And so we have the two belly-buttons: the first, the original, the intended, the carved, as part of the sculpture-as-image; and then the second, the unintended, the accidental, a mark of this sculpture's history as an object in the world.  To borrow some language from Graham Harman (who has it from Heidegger and that right now I have from Ian Bogost since I spent yesterday's rainy afternoon reading Alien Phenomenology at the cafe), the first belly-button is part of the sculpture-as-image's status as ready-at-hand, that is, as something that you don't really even think about since it's doing its job for you, in this case its job as a representation of a human body (and don't really think about to the degree that you don't even realize that it's weird for Adam to have a belly-button at all); but then the second belly-button makes the first seem strange and so the sculpture-as-object comes to stand out as present-at-hand, as an object in the world with a history - a story, a life - of its own.  The two marks are juxtaposed on Adam's abdomen/the stone's surface, but they do not overlap: the sculpture-as-image and sculpture-as-object are related to one another, but they are not the same thing, and neither one can or should be subordinated to the other.
And I don't think I could have come up with that at home, since it took the chance of going to the Cluny and having Adam and his belly-buttons jump out at me.  So Paris is paying off already.

5 comments:

  1. Loved this post. It really resonates with something I was thinking this morning about the tomb effigies I study. I realized that for me these large stone figures are not representations of someone, but are in some sense actually that someone for me. That is why I hesitate to refer to a given figure as it when I am teaching but invariably call the effigy by name or her or him. Yes, the turn to materiality is upending all my thinking--probably a good thing.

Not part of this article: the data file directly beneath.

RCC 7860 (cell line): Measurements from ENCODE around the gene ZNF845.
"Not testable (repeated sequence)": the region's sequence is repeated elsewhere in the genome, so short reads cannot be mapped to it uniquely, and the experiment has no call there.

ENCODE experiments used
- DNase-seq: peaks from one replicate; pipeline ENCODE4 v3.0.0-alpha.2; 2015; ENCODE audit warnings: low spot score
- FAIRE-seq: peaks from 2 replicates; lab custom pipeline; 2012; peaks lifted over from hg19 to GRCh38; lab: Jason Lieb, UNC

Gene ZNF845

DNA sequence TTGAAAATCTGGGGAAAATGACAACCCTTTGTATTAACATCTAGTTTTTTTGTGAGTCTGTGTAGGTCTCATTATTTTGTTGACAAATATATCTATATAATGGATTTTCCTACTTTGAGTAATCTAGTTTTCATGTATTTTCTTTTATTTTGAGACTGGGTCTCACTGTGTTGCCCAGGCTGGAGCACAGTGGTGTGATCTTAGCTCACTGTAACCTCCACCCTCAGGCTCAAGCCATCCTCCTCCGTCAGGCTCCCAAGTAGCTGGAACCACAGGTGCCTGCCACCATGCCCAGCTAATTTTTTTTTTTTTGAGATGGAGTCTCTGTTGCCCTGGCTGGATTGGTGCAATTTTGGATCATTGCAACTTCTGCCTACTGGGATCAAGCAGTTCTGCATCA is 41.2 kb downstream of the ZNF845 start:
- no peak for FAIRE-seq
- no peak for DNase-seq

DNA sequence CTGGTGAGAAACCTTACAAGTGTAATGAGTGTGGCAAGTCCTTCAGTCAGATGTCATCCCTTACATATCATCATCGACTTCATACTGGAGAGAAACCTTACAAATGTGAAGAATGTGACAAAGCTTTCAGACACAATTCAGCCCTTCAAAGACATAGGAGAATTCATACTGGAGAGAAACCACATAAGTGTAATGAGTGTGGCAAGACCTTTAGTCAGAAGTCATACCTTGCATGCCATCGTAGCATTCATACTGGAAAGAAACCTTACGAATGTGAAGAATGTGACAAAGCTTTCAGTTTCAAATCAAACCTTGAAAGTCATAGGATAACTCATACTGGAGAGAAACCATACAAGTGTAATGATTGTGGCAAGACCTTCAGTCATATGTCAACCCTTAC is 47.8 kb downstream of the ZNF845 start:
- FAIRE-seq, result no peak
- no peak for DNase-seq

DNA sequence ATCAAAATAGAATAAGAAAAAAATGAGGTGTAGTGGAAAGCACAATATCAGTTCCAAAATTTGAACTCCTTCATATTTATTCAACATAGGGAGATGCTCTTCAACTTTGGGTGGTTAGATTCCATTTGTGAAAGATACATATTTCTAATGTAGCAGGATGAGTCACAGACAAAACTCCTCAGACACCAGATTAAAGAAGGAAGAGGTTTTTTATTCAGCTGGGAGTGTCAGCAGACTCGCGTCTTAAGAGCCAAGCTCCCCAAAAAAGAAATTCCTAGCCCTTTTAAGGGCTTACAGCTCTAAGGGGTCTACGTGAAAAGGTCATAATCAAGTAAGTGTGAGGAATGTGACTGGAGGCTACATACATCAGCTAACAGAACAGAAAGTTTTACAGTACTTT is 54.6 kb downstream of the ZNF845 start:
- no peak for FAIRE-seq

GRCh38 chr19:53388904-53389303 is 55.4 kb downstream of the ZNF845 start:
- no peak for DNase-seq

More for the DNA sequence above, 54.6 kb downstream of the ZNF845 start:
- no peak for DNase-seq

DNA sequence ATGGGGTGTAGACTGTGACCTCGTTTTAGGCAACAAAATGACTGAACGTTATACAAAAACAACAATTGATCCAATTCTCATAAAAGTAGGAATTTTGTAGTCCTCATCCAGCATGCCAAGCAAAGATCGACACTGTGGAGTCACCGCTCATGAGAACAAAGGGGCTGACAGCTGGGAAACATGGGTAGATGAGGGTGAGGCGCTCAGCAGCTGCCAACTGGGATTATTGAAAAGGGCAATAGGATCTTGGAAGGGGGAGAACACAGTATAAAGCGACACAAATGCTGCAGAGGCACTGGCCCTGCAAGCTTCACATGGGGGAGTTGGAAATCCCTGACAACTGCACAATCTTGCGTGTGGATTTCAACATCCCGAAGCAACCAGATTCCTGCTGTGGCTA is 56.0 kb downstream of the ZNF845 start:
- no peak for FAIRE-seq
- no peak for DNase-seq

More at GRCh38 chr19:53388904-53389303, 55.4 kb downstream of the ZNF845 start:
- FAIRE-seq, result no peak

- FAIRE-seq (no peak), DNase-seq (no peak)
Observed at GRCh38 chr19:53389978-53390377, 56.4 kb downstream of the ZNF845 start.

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  2. This is wonderful. I've been playing with the vorhanden/zuhanden distinction in my mind, as well, and I sometimes suspect that ALL works of art are "present-at-hand" in some way or another. They can't help calling attention to themselves; they necessarily resist sliding into being ready-to-hand.

    And I think there's some fun to be hand with the second belly button as a mark of the sculpture's coming into being, just as the "original" one is the mark of a human's generation. The facture of that nick is a reminder of all the nicks, marks, scrapes that brought the sculpture into being, and moreover, this particular nick evokes (if only vaguely) the process by which this sculpture become the one standing in the Cluny, the re-birth that transformed it from a cult object to a museum piece.

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  3. Marian - very nice. It also made me think of Asa's chapter in /Maps and Monsters/ on the Wonders of the East blemmye, who also has a bellybutton, but it looks like a third eye (which, come to look at it, so does Adam's - hmmmmmmm.).

    ~ Martin

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  4. Maybe one is Adam's belly button, and one is the sculpture's belly button. In neither case should he have an intra-uterine origin, but there they are, staring you in the face. Two monstrous births. Oh, there is fun to be had here!

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  5. Very cool. I had never thought about Adam's bellybutton, and I bet he and Eve have them in most images. Also, I love the way that the unintended damage reveals qualities of the image that would have perhaps otherwise gone unnoticed.
    -Asa